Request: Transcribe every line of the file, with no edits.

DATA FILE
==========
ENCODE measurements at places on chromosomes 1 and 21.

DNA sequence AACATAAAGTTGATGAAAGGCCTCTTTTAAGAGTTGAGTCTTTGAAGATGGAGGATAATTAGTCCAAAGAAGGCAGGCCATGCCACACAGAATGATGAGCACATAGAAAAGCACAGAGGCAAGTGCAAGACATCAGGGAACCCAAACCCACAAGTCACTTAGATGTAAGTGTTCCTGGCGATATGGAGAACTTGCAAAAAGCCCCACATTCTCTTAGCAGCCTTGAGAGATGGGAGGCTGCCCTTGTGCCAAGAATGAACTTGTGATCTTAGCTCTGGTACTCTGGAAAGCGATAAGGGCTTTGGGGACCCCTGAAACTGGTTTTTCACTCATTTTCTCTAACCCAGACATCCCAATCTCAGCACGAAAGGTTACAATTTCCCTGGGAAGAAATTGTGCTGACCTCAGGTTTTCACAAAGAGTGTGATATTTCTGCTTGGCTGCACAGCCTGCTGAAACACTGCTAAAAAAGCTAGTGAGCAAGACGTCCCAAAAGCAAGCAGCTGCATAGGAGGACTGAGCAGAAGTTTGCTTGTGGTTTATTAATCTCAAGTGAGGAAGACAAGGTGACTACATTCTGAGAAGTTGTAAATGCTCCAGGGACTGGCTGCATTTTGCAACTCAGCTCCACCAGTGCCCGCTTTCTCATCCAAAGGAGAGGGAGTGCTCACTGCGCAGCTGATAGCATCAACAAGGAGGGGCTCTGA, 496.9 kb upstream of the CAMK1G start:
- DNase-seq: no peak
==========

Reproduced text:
ENCODE measurements at places on chromosomes 1 and 21.

DNA sequence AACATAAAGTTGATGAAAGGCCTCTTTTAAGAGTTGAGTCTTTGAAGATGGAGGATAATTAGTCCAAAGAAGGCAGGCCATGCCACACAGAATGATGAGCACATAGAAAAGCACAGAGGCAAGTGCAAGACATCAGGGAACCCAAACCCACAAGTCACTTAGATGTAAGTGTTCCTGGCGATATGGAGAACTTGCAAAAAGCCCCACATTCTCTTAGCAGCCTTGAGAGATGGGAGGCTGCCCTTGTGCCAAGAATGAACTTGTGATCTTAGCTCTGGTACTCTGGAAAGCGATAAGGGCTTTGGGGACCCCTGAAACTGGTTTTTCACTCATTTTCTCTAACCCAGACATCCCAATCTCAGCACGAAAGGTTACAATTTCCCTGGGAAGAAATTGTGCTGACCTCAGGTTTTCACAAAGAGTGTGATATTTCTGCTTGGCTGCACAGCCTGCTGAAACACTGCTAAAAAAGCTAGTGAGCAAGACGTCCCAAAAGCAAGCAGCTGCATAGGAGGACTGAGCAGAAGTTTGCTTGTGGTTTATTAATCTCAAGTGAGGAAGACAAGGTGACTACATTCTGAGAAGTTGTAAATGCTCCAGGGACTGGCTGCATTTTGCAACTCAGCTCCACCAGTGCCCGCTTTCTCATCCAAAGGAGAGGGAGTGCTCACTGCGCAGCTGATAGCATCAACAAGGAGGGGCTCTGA, 496.9 kb upstream of the CAMK1G start:
- DNase-seq: no peak